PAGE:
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Columns

  • Racism still a problem with all races

    In journalism, if you need a source for a story, you talk to someone who has a point of view to share for your story. You do that regardless of the person’s background, and particularly regardless of their race.

    Usually, I find myself on the side of the news story where I’m the one asking the questions. Rarely have I been the one interviewed. But Monday morning, I received a telephone call that placed me as a source for a story to be aired on television.

  • Hurting the ones you love

    “Why is there ever this perverse cruelty in humankind, that makes us hurt most those we love best?”
    - Jacqueline Carey, Kushiel’s Chosen

    I had a really good weekend and I really, really needed it.

    Cindy and I went to Madisonville to spend the weekend with our oldest daughter and her husband, and most of all, our granddaughter, Natalie.

    We didn’t really do a lot.

  • 'I love you, mom'

    Archie Bunker, the proverbial “lovable bigot” of “All in the Family” fame, wasn’t very good at telling his wife, Edith, he loved her.

    In one episode Edith pauses, furors her brow like she’s really thinking and asks, “Archie, do you love me?”

    Archie has no patience for such queries: “What kind of question is that?”
    Edith persists: “Do you still love me?”

    “Of course I still love you. Why do you ask?”

    “You never tell me that you love me.”

  • Hot summer nights with Sticktight

    About 15 years ago a young couple with a 2-year-old boy were visiting country music superstar John Michael Montgomery at his farm. He’s a fellow with several gold and platinum records to his name. The young boy had wandered off, and when the mother called him to the cabin he came back covered in stick tights. John Michael just laughed and laughed as Mom struggled to pull them all off. Then he said “Boy, we’re gonna have to start calling you “Sticktight!”

  • Somebody's prayin'

    “Preacher,” a church member said to me one Sunday, “I was driving in front of the church this morning, and I saw you standing by yourself up there at the top of the front steps. I knew what you were doing; I knew you were praying. And I just want you to know it made me feel better.”

    It somehow makes us feel better knowing somebody’s praying, though I can’t explain exactly why.

  • Battle of the ants

    Ants - Tiny creatures with a primitive brain no larger than that of a psychic-hotline caller.
    - Comedian Dave Barry

    Several years ago I was storming around the house, getting madder by the minute. Finally I looked up at Cindy and said, “My gosh, these dang pesky critters are everywhere! Where do they come from? How do we get rid of them?”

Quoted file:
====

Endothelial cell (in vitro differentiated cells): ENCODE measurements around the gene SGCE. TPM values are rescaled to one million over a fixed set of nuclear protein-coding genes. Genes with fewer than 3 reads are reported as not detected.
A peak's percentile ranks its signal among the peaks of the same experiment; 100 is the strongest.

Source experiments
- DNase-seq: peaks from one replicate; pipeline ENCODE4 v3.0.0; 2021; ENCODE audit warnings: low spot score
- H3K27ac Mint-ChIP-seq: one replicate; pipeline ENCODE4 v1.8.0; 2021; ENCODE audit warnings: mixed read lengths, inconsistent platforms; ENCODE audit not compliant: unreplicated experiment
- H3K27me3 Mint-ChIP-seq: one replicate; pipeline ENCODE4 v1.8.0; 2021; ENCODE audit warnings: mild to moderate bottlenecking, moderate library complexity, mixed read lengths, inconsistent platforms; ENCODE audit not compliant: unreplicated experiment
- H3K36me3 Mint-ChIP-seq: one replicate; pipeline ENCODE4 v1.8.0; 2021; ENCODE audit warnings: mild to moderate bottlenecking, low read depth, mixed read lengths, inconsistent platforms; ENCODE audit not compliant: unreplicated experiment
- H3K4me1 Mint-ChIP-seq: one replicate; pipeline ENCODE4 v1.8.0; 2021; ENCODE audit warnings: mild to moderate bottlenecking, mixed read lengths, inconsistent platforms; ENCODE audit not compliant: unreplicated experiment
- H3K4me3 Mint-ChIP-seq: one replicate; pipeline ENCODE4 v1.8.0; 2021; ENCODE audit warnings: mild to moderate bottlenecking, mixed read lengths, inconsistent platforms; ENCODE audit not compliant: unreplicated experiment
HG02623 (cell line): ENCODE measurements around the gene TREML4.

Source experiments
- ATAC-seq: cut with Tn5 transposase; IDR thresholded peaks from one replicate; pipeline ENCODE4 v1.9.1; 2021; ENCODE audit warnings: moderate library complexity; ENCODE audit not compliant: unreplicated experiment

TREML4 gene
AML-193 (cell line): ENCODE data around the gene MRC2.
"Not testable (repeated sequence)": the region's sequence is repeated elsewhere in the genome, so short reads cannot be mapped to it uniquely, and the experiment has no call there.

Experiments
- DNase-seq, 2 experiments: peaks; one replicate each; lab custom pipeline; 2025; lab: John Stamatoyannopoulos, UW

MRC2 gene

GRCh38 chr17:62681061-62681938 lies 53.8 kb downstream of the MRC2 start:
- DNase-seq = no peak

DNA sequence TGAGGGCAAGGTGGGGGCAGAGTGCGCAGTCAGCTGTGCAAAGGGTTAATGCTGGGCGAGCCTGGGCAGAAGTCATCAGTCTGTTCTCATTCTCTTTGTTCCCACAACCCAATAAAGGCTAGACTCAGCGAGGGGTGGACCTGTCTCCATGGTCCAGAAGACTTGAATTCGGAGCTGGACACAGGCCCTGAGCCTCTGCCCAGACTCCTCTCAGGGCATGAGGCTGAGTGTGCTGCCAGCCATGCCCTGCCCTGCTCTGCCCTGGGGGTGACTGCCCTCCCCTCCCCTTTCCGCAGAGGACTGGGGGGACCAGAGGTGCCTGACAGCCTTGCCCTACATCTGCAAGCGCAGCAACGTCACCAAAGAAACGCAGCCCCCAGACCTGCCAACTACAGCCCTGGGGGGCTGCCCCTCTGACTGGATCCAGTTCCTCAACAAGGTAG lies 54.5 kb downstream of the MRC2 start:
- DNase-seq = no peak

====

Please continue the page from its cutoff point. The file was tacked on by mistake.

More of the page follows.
She looked up from her crossword puzzle and said, “You mean the ants?”
    “No, the kids. I can handle the ants.”

  • Bring on those 60 birthday candles

    At last, here’s some good news from the wide world of news. This one comes from Stony Brook University and the International Institute for Applied Systems Analysis.

    Researchers there have concluded that age measurements that have traditionally categorized people as “elderly” or “old” at a certain age (usually 65) are no longer valid and must adjust accordingly.

  • Class of '75

    I’m 57 now and a proud AARP card-carrying member of the noble senior citizen ranks of The United States of America.

    But I wasn’t always this old.

    Yes sir, I remember when I was graduating from Washington County High School as a member of the class of 1975.

  • Keeping losses in perspective

    “Why did you turn the TV off?  There’s still a few seconds left in the game,” I asked my son, Dave.

    “It’s over. I don’t watch the other team celebrate.”

    I didn’t argue. I felt the same way.

    It’s not fun when your team loses, especially when they get so close to the championship game and an undefeated season.

    Losses like that are disappointing. Before drifting off to sleep I thought, “If only they had…”

  • The third grandmother

    Life is not about how fast you run or how high you climb, but how well you bounce.
    - Vivian Komori

    You know, I love small town life.

    In some ways, being in Washington County is like “The Andy Griffith Show” that was first broadcast 55 years ago. It centers on the fictional small town called “Mayberry” and all of its quirky citizens, with all their humorous problems.

    It was very popular in its day and ran for eight years. It has been in reruns ever since.

    So what made this show so good?